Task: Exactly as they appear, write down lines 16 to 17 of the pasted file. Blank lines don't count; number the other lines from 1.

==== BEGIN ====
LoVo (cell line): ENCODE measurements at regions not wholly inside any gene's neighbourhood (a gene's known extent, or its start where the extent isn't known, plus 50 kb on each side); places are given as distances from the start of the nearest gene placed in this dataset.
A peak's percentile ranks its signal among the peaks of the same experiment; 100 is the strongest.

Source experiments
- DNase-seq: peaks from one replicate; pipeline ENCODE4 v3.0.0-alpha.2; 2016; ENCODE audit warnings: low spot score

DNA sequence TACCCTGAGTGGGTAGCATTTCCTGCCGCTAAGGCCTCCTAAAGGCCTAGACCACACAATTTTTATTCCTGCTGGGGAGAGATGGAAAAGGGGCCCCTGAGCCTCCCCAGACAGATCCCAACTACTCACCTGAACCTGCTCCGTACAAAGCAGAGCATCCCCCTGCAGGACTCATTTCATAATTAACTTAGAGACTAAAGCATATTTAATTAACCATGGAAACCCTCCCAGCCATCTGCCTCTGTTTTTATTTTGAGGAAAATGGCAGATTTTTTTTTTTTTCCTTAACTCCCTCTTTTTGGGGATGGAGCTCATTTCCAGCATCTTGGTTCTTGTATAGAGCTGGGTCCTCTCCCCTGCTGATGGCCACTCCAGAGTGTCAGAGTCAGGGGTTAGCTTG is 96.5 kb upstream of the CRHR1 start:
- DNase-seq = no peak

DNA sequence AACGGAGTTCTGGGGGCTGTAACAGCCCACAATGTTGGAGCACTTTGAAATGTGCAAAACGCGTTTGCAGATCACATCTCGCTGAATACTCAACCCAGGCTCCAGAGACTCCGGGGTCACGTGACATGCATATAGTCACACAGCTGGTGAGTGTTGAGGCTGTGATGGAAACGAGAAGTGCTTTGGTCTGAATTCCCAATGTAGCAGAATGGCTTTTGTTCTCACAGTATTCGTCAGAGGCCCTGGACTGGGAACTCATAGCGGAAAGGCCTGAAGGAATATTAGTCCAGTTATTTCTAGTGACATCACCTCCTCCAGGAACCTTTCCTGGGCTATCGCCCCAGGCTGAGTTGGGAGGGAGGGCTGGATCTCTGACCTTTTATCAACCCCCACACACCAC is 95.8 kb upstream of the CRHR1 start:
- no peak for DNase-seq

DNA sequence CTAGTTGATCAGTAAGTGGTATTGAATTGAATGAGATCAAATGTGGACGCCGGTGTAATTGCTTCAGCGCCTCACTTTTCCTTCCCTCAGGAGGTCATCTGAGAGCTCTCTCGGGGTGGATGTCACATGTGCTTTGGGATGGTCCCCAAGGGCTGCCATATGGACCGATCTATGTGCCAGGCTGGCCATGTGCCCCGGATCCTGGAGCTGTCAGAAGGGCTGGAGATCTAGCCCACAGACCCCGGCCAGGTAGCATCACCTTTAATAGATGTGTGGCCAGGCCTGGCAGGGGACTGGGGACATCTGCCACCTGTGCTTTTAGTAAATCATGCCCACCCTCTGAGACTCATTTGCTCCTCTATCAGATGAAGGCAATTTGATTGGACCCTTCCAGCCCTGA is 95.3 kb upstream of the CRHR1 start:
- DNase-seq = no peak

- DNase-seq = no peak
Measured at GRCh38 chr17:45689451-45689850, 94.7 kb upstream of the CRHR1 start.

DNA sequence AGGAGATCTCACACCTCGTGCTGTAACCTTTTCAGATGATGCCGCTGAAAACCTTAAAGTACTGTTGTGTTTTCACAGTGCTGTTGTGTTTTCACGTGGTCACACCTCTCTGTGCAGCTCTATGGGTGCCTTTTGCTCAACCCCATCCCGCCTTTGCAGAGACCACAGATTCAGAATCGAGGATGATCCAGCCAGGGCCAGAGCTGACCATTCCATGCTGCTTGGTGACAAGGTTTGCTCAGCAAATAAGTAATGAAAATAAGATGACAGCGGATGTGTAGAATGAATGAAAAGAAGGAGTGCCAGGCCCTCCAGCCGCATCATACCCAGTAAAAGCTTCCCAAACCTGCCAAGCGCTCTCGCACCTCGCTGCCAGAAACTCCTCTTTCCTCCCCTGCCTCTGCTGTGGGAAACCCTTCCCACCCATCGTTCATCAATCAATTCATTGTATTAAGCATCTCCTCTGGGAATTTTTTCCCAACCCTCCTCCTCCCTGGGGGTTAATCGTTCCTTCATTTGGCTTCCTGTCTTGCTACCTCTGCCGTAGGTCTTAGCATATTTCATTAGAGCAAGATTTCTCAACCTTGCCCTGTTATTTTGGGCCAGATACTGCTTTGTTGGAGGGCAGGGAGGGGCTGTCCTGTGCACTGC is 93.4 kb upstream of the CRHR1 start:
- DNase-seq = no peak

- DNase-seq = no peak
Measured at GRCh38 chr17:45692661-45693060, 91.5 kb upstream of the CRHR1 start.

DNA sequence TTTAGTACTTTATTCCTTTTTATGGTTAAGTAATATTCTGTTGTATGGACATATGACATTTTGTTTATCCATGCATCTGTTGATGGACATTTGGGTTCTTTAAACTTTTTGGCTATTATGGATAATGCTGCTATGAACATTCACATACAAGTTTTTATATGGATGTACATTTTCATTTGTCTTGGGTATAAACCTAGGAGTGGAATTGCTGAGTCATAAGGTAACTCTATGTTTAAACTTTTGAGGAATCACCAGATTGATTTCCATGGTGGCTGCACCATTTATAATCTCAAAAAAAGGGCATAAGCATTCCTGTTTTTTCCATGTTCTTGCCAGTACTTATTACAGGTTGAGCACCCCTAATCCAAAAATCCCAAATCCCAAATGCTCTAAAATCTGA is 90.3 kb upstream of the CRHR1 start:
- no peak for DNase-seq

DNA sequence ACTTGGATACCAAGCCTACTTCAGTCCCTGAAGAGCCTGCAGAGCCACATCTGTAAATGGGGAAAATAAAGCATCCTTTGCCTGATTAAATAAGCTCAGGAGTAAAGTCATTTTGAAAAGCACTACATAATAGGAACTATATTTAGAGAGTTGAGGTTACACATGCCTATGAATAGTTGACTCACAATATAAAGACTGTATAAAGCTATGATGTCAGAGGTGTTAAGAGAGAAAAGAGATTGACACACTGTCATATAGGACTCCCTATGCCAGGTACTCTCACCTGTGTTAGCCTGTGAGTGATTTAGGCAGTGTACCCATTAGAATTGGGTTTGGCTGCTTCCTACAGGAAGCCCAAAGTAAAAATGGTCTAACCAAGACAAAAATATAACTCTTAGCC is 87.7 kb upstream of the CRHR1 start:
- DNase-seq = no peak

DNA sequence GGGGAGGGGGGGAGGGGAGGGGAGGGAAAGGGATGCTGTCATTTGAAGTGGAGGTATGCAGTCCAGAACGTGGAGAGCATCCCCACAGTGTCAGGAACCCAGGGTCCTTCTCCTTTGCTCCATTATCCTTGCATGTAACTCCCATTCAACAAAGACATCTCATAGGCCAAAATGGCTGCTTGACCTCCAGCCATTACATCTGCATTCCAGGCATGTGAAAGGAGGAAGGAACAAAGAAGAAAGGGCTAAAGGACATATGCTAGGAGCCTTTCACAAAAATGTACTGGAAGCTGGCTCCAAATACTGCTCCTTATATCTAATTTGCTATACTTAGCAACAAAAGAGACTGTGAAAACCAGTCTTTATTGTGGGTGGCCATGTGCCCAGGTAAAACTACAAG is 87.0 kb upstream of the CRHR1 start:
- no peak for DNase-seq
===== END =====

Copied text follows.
Measured at GRCh38 chr17:45692661-45693060, 91.5 kb upstream of the CRHR1 start.

DNA sequence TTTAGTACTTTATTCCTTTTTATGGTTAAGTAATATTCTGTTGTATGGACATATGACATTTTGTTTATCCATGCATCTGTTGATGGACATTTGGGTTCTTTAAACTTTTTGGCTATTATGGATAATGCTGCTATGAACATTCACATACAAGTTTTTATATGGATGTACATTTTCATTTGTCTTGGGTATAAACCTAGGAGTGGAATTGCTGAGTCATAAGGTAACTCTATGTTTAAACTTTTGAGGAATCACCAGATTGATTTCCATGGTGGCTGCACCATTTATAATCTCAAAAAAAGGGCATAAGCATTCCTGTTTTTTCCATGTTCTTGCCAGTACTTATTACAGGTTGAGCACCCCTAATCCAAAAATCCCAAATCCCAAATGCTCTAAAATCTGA is 90.3 kb upstream of the CRHR1 start: